A much larger percentage of cat bites get infected than dog bite, in part due to the fact that they often cause deep puncture wounds that are difficult to clean. Whilst the highest point estimate suggests that up to 18% of canine bites become infected, 18 to 80% of cat bites display signs of infection. It is difficult to know how accurate these figures though as we do not know the denominator. Because cats’ teeth are large needles covered in bacteria they can easily penetrate a joint and cause subsequent infection. It’s worthwhile imaging the bitten part to look for a retained fragment of tooth.
The organism that we most have to be worried about in feline bites is Pasteurella multicida. It is a gram negative anaerobic coccobacillus found in 90% of cat’s mouths. Infection may also be a result of staphylococcus, streptococcus and bacteroides species.
And what of Catch Scratch Disease – an illness deemed so important that Motorhead sang about it (a cover of the Ted Nugent original). Bartonella henselae causes an indolent infection taking several weeks to appear. What starts out as a small localized pustule at the site of the scratch can lead to painful massive lymphadenopathy. It normally self-resolves but can be much more severe in the immunocompromised host.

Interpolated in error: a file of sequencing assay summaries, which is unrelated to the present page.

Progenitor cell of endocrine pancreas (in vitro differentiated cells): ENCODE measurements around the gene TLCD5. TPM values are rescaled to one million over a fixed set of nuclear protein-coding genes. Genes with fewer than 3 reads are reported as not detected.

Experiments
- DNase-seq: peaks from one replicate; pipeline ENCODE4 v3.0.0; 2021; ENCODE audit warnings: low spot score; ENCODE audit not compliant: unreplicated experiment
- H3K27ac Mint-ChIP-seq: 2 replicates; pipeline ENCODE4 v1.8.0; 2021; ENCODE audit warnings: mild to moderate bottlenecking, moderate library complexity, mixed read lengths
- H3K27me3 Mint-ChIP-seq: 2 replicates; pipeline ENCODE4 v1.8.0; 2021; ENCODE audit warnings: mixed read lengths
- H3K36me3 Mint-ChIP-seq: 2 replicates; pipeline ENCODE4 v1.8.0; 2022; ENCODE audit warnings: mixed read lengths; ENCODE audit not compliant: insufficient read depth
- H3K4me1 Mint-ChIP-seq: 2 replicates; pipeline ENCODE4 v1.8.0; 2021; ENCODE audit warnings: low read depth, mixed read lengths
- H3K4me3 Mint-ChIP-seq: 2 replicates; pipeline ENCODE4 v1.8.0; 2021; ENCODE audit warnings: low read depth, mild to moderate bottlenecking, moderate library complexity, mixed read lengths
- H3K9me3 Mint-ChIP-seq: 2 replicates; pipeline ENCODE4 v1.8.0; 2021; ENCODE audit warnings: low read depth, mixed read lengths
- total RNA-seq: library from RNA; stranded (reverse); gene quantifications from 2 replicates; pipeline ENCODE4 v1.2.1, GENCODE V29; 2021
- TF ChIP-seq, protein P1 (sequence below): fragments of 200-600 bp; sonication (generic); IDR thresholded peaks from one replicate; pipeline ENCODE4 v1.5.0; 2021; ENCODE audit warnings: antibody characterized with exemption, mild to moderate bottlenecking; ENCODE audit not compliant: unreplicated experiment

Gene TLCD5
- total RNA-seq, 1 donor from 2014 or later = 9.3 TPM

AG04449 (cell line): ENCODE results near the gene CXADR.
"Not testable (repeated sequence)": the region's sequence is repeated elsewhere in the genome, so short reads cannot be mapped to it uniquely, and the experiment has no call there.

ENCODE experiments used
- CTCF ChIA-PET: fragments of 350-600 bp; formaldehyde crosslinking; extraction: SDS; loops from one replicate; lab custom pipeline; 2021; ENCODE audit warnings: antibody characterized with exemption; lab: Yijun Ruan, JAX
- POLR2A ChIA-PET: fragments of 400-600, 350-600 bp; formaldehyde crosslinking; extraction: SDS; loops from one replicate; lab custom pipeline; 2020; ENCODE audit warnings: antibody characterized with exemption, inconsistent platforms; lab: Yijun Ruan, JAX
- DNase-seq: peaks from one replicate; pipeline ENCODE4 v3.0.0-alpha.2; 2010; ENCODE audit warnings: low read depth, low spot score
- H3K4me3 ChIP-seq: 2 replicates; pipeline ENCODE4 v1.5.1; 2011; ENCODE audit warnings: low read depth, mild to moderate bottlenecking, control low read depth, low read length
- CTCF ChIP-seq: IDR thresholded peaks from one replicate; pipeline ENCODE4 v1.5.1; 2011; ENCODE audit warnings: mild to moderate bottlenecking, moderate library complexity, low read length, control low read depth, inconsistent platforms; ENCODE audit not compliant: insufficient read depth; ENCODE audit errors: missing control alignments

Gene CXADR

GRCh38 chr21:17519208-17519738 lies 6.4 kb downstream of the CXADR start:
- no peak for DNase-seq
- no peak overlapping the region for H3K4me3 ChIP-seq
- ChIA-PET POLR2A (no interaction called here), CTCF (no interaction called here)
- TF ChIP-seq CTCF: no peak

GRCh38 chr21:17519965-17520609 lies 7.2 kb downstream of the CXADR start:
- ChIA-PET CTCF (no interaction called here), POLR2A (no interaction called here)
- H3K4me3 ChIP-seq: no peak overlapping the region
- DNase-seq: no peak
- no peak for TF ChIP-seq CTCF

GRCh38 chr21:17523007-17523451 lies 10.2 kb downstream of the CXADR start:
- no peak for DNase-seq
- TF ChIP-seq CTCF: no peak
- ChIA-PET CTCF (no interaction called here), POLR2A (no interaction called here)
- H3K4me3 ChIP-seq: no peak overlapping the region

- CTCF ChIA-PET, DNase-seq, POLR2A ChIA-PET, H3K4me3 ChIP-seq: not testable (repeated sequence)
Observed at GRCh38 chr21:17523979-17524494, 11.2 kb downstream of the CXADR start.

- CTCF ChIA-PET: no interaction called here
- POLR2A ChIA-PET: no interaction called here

What is the treatment?
I’ve written before of the possible dangers of toxoplasmosis to the pregnant mother but there is some data to suggest Bartonella henselae may be linked to increased incidence of depression. If you want to further the conspiracy theory that cats control their owners then this paper is a worthwhile read.
Again careful wound care is important but as cat bites are much more susceptible to infection they should all probably received prophylactic antibiotics.
Tim: That’s the most foul, cruel, and bad-tempered rodent you ever set eyes on!
Sir Robin: You tit! I soiled my armor I was so scared!
Tim: Look, that rabbit’s got a vicious streak a mile wide! It’s a killer!
Monty Python and the Holy Grail (1975)
Not many children get brought to the emergency department because of rodent bites. US surveillance data suggests that only about 2.4% of animal bites in children are a result of rat or mice bites. These are very rarely pet related but rather the a result of the James Herbert-esque swarms that hide beneath our feet. Around 1.2% of reported bites come from family favourites – gerbils, hamsters, guinea pigs and rabbits.
The organisms are the typical oral flora so include Streptobacillus monoliformis or Sprillum minus which may lead to Rat Bite Fever. After an incubation period of up to four weeks victims may fall foul of fever, rash and septic arthritis and possibly infective endocarditis.